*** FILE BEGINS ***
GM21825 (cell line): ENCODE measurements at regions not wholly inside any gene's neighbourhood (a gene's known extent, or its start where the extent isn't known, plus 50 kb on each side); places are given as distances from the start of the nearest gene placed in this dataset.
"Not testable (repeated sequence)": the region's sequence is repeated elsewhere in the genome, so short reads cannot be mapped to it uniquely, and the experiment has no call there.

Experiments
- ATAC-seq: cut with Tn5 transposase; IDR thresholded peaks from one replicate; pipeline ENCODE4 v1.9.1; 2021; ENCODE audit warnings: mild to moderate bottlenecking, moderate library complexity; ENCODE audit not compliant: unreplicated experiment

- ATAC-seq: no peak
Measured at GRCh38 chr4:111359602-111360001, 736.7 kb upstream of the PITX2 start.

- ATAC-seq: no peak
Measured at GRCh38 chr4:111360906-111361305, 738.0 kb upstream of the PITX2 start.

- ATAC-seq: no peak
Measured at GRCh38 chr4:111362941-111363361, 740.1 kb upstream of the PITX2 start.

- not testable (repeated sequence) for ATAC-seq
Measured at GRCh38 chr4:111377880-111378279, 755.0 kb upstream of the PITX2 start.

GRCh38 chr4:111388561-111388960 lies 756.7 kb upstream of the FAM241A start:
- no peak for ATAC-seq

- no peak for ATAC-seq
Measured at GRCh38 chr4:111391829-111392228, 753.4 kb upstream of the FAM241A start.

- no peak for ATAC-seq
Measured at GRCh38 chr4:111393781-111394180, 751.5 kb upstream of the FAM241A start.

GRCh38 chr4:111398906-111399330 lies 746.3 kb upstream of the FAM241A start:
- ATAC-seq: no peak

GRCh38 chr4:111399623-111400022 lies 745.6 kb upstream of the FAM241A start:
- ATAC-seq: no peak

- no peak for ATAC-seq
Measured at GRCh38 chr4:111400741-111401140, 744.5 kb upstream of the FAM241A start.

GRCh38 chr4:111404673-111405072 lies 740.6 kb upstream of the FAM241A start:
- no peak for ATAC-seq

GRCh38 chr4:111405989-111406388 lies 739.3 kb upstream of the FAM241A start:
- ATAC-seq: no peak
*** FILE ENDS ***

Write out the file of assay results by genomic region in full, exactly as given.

GM21825 (cell line): ENCODE measurements at regions not wholly inside any gene's neighbourhood (a gene's known extent, or its start where the extent isn't known, plus 50 kb on each side); places are given as distances from the start of the nearest gene placed in this dataset.
"Not testable (repeated sequence)": the region's sequence is repeated elsewhere in the genome, so short reads cannot be mapped to it uniquely, and the experiment has no call there.

Experiments
- ATAC-seq: cut with Tn5 transposase; IDR thresholded peaks from one replicate; pipeline ENCODE4 v1.9.1; 2021; ENCODE audit warnings: mild to moderate bottlenecking, moderate library complexity; ENCODE audit not compliant: unreplicated experiment

- ATAC-seq: no peak
Measured at GRCh38 chr4:111359602-111360001, 736.7 kb upstream of the PITX2 start.

- ATAC-seq: no peak
Measured at GRCh38 chr4:111360906-111361305, 738.0 kb upstream of the PITX2 start.

- ATAC-seq: no peak
Measured at GRCh38 chr4:111362941-111363361, 740.1 kb upstream of the PITX2 start.

- not testable (repeated sequence) for ATAC-seq
Measured at GRCh38 chr4:111377880-111378279, 755.0 kb upstream of the PITX2 start.

GRCh38 chr4:111388561-111388960 lies 756.7 kb upstream of the FAM241A start:
- no peak for ATAC-seq

- no peak for ATAC-seq
Measured at GRCh38 chr4:111391829-111392228, 753.4 kb upstream of the FAM241A start.

- no peak for ATAC-seq
Measured at GRCh38 chr4:111393781-111394180, 751.5 kb upstream of the FAM241A start.

GRCh38 chr4:111398906-111399330 lies 746.3 kb upstream of the FAM241A start:
- ATAC-seq: no peak

GRCh38 chr4:111399623-111400022 lies 745.6 kb upstream of the FAM241A start:
- ATAC-seq: no peak

- no peak for ATAC-seq
Measured at GRCh38 chr4:111400741-111401140, 744.5 kb upstream of the FAM241A start.

GRCh38 chr4:111404673-111405072 lies 740.6 kb upstream of the FAM241A start:
- no peak for ATAC-seq

GRCh38 chr4:111405989-111406388 lies 739.3 kb upstream of the FAM241A start:
- ATAC-seq: no peak